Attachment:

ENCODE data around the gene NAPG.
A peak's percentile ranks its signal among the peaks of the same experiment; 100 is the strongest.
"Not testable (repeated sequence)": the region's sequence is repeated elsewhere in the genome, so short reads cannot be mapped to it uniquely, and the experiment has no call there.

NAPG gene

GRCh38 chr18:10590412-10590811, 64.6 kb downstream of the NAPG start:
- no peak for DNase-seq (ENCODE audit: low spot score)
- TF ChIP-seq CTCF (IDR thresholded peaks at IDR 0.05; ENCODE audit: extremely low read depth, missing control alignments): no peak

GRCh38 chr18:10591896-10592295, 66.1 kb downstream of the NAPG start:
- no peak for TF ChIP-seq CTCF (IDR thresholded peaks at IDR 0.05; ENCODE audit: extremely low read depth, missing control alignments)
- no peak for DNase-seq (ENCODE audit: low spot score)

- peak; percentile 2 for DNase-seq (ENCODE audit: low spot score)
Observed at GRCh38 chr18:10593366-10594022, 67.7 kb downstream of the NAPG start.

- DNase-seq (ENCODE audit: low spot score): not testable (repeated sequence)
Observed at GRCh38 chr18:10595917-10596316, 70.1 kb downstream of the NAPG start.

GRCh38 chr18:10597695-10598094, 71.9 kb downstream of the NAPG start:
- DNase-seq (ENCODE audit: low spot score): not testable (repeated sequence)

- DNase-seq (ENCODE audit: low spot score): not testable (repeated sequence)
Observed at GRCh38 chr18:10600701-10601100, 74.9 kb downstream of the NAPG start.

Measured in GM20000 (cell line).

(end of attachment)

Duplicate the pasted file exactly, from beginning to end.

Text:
ENCODE data around the gene NAPG.
A peak's percentile ranks its signal among the peaks of the same experiment; 100 is the strongest.
"Not testable (repeated sequence)": the region's sequence is repeated elsewhere in the genome, so short reads cannot be mapped to it uniquely, and the experiment has no call there.

NAPG gene

GRCh38 chr18:10590412-10590811, 64.6 kb downstream of the NAPG start:
- no peak for DNase-seq (ENCODE audit: low spot score)
- TF ChIP-seq CTCF (IDR thresholded peaks at IDR 0.05; ENCODE audit: extremely low read depth, missing control alignments): no peak

GRCh38 chr18:10591896-10592295, 66.1 kb downstream of the NAPG start:
- no peak for TF ChIP-seq CTCF (IDR thresholded peaks at IDR 0.05; ENCODE audit: extremely low read depth, missing control alignments)
- no peak for DNase-seq (ENCODE audit: low spot score)

- peak; percentile 2 for DNase-seq (ENCODE audit: low spot score)
Observed at GRCh38 chr18:10593366-10594022, 67.7 kb downstream of the NAPG start.

- DNase-seq (ENCODE audit: low spot score): not testable (repeated sequence)
Observed at GRCh38 chr18:10595917-10596316, 70.1 kb downstream of the NAPG start.

GRCh38 chr18:10597695-10598094, 71.9 kb downstream of the NAPG start:
- DNase-seq (ENCODE audit: low spot score): not testable (repeated sequence)

- DNase-seq (ENCODE audit: low spot score): not testable (repeated sequence)
Observed at GRCh38 chr18:10600701-10601100, 74.9 kb downstream of the NAPG start.

Measured in GM20000 (cell line).